In past years the Blizzcon tickets would sell out too quickly, and even if I could get them, they were often prohibitively expensive for me. I would usually have to wait for a recap from Kotaku or Polygon to show up or resign myself to continually refreshing the Blizzard news site and Reddit for updates. Blizzard held an online version of its yearly celebration this past weekend due to BlizzCon being postponed last year. I watched a good chunk of it this weekend, and while it’s clear the usual ambition of the event was toned down, I enjoyed the different panels and talks.
The event came with several exciting announcements, most notably a new class announcement for Diablo IV, new Hearthstone content, and a surprise reveal of a Diablo II remaster. Started way back in 1991, a year before I was born, Blizzard is celebrating 30 years in business. It’s hard to think about Blizzard now without considering its different IPs and how they have progressed over three decades. Some are sequels, some are remasters, and others exist in different mediums but the same universe. Watching Blizzcon this past weekend made me think of how the players in the communities surrounding Blizzard’s games are different and similar. It also made me think about the company itself, how it’s changed over time, and why I am optimistic about its future.
Catering to both casuals and hardcore gamers.
How a company does this can play a significant factor in its success. It’s a dynamic that’s not unique to Blizzard, but is also something that Blizzard has had to contend with more in recent years. The veterans who have been with the company from the beginning love Blizzard for all the reasons that they hate mobile games. Blizzard intentionally only releases games when they are “ready.” Blizzard could easily go a few years without releasing anything new. Sequels to existing IP could have three or four years between releases easily, whereas dozens of new low-budget mobile games flood the landscape every month.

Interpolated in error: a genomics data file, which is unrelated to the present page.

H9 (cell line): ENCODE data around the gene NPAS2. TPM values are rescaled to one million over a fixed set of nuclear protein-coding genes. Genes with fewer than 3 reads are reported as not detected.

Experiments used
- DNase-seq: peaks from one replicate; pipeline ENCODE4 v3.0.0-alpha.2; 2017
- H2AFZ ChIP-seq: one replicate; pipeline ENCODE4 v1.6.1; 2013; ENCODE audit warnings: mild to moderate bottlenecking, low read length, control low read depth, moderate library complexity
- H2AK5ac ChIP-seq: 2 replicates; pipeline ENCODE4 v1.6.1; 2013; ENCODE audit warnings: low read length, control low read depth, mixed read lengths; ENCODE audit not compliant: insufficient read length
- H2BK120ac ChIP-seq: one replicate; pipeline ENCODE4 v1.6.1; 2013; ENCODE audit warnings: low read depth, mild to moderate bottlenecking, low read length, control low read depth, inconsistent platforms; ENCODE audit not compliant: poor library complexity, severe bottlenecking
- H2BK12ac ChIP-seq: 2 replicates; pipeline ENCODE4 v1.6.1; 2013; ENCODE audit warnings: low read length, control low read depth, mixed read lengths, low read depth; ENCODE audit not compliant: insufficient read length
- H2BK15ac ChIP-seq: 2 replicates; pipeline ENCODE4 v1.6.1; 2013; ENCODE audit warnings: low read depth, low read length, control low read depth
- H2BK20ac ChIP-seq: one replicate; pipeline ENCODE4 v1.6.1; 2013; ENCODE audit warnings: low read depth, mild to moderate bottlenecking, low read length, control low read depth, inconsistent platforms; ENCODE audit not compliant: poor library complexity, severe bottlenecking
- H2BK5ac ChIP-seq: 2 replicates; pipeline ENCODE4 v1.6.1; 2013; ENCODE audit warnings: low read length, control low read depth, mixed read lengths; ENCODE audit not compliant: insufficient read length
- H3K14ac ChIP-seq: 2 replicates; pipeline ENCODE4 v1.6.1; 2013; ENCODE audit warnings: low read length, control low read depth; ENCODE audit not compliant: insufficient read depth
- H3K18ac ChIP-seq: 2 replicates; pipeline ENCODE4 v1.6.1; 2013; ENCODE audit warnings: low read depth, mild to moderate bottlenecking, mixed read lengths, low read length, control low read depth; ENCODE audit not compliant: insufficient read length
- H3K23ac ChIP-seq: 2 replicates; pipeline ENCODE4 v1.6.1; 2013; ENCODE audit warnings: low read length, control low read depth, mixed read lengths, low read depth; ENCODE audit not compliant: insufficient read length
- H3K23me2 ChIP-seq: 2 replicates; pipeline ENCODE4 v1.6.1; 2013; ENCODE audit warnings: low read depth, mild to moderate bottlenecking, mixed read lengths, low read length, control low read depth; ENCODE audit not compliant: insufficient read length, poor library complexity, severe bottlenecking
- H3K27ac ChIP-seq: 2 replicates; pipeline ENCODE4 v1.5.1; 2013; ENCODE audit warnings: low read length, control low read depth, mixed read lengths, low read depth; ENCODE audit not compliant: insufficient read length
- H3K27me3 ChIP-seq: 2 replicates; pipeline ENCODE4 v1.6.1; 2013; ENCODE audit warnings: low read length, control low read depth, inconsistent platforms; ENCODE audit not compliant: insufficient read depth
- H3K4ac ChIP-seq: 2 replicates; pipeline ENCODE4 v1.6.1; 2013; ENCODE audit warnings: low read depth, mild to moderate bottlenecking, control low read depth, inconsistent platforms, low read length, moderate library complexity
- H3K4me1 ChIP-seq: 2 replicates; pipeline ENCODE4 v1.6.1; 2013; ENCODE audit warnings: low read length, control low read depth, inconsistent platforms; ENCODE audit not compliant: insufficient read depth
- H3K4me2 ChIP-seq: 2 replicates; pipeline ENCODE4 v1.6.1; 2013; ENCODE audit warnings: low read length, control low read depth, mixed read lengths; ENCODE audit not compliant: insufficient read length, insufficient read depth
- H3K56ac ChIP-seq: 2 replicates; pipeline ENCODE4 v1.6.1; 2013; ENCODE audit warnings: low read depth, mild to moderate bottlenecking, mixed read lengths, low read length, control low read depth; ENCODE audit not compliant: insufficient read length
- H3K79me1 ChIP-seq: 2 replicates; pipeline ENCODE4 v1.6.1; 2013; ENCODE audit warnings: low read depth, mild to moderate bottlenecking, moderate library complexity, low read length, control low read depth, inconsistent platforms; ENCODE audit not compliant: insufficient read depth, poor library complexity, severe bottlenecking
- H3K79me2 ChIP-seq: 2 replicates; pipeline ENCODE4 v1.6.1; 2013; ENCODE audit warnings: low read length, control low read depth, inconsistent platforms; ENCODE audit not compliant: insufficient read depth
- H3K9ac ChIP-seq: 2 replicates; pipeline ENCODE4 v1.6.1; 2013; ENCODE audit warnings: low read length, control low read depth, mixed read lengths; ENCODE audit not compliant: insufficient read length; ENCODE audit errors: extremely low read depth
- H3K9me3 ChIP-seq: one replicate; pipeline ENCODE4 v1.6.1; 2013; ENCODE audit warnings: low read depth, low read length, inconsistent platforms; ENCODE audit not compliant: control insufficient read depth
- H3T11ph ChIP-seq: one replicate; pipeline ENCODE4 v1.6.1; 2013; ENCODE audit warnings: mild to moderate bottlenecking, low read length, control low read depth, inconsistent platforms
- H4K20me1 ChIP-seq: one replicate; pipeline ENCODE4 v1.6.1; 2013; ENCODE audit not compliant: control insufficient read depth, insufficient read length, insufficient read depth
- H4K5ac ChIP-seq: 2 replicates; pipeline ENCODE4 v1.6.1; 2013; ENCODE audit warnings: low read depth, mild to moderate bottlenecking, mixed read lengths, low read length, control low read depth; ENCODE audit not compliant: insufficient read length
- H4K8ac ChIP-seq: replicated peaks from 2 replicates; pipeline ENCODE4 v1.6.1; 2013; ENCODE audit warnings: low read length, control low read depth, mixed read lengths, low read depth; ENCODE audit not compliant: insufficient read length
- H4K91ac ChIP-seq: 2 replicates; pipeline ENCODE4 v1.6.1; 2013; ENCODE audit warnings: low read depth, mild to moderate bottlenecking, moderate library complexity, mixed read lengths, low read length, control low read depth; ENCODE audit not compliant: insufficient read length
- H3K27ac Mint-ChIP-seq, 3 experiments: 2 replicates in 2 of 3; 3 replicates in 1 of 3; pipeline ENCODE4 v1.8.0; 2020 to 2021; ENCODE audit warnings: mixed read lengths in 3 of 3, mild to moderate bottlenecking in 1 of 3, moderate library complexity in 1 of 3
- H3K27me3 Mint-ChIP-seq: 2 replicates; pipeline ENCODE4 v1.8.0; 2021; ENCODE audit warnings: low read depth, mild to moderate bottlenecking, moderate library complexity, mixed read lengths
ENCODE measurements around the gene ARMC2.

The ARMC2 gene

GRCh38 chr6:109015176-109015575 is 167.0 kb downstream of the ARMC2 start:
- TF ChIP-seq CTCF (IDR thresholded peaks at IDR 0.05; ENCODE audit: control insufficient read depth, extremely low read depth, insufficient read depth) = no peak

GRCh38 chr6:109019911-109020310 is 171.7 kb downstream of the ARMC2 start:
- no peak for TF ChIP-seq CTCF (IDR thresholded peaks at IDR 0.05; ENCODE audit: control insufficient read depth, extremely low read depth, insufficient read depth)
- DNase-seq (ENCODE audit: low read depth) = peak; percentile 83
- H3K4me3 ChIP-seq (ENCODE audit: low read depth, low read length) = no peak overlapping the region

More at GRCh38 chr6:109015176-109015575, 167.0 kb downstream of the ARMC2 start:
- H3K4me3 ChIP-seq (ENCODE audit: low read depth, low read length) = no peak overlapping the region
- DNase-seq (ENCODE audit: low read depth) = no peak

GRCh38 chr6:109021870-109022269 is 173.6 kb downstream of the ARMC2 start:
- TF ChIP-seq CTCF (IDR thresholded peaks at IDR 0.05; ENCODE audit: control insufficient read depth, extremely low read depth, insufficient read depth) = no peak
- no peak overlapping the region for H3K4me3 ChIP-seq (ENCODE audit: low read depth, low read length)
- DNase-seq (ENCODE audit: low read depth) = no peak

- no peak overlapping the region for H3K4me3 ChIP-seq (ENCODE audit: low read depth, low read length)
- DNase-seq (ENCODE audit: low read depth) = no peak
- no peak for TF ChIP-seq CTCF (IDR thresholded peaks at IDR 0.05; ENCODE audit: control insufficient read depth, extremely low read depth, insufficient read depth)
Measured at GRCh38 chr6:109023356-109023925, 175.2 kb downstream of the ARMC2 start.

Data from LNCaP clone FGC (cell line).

Another reason veterans love Blizzard are because of the enigmatic stories they tell and the raw emotions they evoke. We love Diablo II because of the utter hopelessness you feel at chasing down and destroying the biggest baddies in hell. At what cost? We love Warcraft because the stories are epic and emotional and cool, all wrapped into one. We love Starcraft because of the connection we feel not just to Raynor but to the Queen of Blades as well. Compare this to games like Activision’s Call of Duty or Candy Crush, where the perception is these games lack substance.
Overall, all of us remember Blizzard as a serious company that made serious, compelling games, a passionate group of gamers that weren’t afraid to go big and push boundaries, and an entity that had a set of values and stuck by them no matter what. Sadly, many of us believe that Blizzard is long gone, and in its place, a new Blizzard has taken its place. There are lots of points you can refer to in the company’s past as evidence of this “new” Blizzard: being bought by Activision, the release and runaway success of Hearthstone, the announcement of Diablo Immortal, the addition of Call of Duty to the Blizzard app and others. Overall, this new Blizzard represents a pivot that has many people up in arms. This new Blizzard embodies a collection of strategies and moves and decisions that some might argue the old Blizzard would’ve rejected soundly or even actively fought against.